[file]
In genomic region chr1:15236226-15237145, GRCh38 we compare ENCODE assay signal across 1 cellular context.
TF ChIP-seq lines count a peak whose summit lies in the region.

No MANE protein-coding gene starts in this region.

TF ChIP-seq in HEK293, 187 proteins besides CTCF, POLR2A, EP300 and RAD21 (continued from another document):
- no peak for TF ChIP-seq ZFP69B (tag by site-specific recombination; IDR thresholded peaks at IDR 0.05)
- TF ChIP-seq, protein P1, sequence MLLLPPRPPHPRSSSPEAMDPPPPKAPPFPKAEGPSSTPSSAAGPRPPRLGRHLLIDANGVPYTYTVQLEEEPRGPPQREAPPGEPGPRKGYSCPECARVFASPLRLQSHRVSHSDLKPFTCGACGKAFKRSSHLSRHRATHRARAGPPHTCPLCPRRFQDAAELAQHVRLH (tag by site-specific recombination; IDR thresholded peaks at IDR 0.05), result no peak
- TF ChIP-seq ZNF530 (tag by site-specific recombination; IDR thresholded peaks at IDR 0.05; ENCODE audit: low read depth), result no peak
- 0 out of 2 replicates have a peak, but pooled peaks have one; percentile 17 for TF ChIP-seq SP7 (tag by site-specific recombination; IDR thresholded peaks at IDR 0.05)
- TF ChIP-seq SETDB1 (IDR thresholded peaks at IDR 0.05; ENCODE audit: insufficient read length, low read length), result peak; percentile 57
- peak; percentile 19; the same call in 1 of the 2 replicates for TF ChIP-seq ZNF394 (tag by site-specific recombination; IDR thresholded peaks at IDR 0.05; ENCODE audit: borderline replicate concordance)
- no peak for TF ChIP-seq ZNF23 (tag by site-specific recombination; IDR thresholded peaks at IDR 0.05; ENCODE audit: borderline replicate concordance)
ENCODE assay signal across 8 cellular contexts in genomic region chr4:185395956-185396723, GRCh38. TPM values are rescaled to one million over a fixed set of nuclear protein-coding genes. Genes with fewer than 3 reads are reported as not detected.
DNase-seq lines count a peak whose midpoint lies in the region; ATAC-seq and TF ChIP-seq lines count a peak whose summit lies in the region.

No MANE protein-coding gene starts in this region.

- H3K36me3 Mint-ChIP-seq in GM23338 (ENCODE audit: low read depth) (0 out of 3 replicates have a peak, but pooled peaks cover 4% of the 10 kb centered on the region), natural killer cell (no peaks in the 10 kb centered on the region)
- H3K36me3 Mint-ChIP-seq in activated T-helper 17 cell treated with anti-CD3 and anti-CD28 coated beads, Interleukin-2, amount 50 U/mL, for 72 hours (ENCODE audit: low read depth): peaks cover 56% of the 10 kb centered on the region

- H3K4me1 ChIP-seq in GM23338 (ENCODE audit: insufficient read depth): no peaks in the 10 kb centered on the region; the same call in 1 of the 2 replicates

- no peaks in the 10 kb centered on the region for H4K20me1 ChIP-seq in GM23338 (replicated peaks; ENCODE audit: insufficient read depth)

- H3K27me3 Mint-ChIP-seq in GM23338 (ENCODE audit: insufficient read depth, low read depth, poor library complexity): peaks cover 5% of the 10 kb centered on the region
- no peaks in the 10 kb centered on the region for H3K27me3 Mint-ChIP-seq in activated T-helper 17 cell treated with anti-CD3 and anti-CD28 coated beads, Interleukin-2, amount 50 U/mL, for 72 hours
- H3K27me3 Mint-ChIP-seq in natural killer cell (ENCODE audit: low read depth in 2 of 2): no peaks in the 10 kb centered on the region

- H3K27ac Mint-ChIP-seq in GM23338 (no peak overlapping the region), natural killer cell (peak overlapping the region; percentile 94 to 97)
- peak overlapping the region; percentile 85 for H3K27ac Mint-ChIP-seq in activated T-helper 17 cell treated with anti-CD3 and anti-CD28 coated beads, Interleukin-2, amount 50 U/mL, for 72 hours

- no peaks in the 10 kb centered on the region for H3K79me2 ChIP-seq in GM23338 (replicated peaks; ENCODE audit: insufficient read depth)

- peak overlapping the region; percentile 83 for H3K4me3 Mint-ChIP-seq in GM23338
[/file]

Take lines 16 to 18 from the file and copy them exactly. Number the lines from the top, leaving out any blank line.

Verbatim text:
- H3K36me3 Mint-ChIP-seq in activated T-helper 17 cell treated with anti-CD3 and anti-CD28 coated beads, Interleukin-2, amount 50 U/mL, for 72 hours (ENCODE audit: low read depth): peaks cover 56% of the 10 kb centered on the region

- H3K4me1 ChIP-seq in GM23338 (ENCODE audit: insufficient read depth): no peaks in the 10 kb centered on the region; the same call in 1 of the 2 replicates

- no peaks in the 10 kb centered on the region for H4K20me1 ChIP-seq in GM23338 (replicated peaks; ENCODE audit: insufficient read depth)